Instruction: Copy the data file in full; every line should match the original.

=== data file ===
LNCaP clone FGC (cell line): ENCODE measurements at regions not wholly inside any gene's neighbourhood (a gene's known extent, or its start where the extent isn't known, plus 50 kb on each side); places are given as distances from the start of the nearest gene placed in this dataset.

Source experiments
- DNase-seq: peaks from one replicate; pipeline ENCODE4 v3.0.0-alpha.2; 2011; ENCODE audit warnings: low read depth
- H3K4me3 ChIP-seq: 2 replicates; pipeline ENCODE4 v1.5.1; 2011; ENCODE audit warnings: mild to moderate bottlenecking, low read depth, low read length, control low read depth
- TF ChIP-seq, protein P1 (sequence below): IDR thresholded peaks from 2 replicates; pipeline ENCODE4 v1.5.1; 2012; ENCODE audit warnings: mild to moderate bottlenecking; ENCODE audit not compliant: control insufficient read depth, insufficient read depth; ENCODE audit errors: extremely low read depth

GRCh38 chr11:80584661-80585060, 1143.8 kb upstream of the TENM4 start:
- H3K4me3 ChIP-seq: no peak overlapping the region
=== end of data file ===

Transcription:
LNCaP clone FGC (cell line): ENCODE measurements at regions not wholly inside any gene's neighbourhood (a gene's known extent, or its start where the extent isn't known, plus 50 kb on each side); places are given as distances from the start of the nearest gene placed in this dataset.

Source experiments
- DNase-seq: peaks from one replicate; pipeline ENCODE4 v3.0.0-alpha.2; 2011; ENCODE audit warnings: low read depth
- H3K4me3 ChIP-seq: 2 replicates; pipeline ENCODE4 v1.5.1; 2011; ENCODE audit warnings: mild to moderate bottlenecking, low read depth, low read length, control low read depth
- TF ChIP-seq, protein P1 (sequence below): IDR thresholded peaks from 2 replicates; pipeline ENCODE4 v1.5.1; 2012; ENCODE audit warnings: mild to moderate bottlenecking; ENCODE audit not compliant: control insufficient read depth, insufficient read depth; ENCODE audit errors: extremely low read depth

GRCh38 chr11:80584661-80585060, 1143.8 kb upstream of the TENM4 start:
- H3K4me3 ChIP-seq: no peak overlapping the region